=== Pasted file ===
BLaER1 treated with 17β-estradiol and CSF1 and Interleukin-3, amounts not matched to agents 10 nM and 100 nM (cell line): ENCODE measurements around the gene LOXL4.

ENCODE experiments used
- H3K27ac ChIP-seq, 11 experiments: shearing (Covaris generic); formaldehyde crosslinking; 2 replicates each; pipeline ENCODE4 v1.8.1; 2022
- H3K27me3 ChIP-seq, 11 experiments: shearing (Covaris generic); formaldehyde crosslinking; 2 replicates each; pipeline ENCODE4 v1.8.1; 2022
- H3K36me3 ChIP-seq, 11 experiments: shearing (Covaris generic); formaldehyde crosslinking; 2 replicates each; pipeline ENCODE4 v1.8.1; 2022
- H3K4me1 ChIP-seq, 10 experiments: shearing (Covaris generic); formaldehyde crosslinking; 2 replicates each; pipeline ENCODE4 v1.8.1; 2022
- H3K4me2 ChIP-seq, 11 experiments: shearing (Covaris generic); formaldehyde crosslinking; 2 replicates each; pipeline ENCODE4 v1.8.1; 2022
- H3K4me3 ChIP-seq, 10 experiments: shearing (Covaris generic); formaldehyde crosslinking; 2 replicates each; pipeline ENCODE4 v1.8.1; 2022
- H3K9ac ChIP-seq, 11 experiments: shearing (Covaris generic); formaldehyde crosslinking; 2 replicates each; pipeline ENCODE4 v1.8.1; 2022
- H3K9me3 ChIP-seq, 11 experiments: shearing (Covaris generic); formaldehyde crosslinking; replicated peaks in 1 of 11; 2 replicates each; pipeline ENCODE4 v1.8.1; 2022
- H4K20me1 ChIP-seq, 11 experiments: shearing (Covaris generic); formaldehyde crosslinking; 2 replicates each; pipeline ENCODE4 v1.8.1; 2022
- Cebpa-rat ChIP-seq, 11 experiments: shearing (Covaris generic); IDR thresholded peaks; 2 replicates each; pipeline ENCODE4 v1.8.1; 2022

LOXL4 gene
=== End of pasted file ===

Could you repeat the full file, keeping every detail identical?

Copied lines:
BLaER1 treated with 17β-estradiol and CSF1 and Interleukin-3, amounts not matched to agents 10 nM and 100 nM (cell line): ENCODE measurements around the gene LOXL4.

ENCODE experiments used
- H3K27ac ChIP-seq, 11 experiments: shearing (Covaris generic); formaldehyde crosslinking; 2 replicates each; pipeline ENCODE4 v1.8.1; 2022
- H3K27me3 ChIP-seq, 11 experiments: shearing (Covaris generic); formaldehyde crosslinking; 2 replicates each; pipeline ENCODE4 v1.8.1; 2022
- H3K36me3 ChIP-seq, 11 experiments: shearing (Covaris generic); formaldehyde crosslinking; 2 replicates each; pipeline ENCODE4 v1.8.1; 2022
- H3K4me1 ChIP-seq, 10 experiments: shearing (Covaris generic); formaldehyde crosslinking; 2 replicates each; pipeline ENCODE4 v1.8.1; 2022
- H3K4me2 ChIP-seq, 11 experiments: shearing (Covaris generic); formaldehyde crosslinking; 2 replicates each; pipeline ENCODE4 v1.8.1; 2022
- H3K4me3 ChIP-seq, 10 experiments: shearing (Covaris generic); formaldehyde crosslinking; 2 replicates each; pipeline ENCODE4 v1.8.1; 2022
- H3K9ac ChIP-seq, 11 experiments: shearing (Covaris generic); formaldehyde crosslinking; 2 replicates each; pipeline ENCODE4 v1.8.1; 2022
- H3K9me3 ChIP-seq, 11 experiments: shearing (Covaris generic); formaldehyde crosslinking; replicated peaks in 1 of 11; 2 replicates each; pipeline ENCODE4 v1.8.1; 2022
- H4K20me1 ChIP-seq, 11 experiments: shearing (Covaris generic); formaldehyde crosslinking; 2 replicates each; pipeline ENCODE4 v1.8.1; 2022
- Cebpa-rat ChIP-seq, 11 experiments: shearing (Covaris generic); IDR thresholded peaks; 2 replicates each; pipeline ENCODE4 v1.8.1; 2022

LOXL4 gene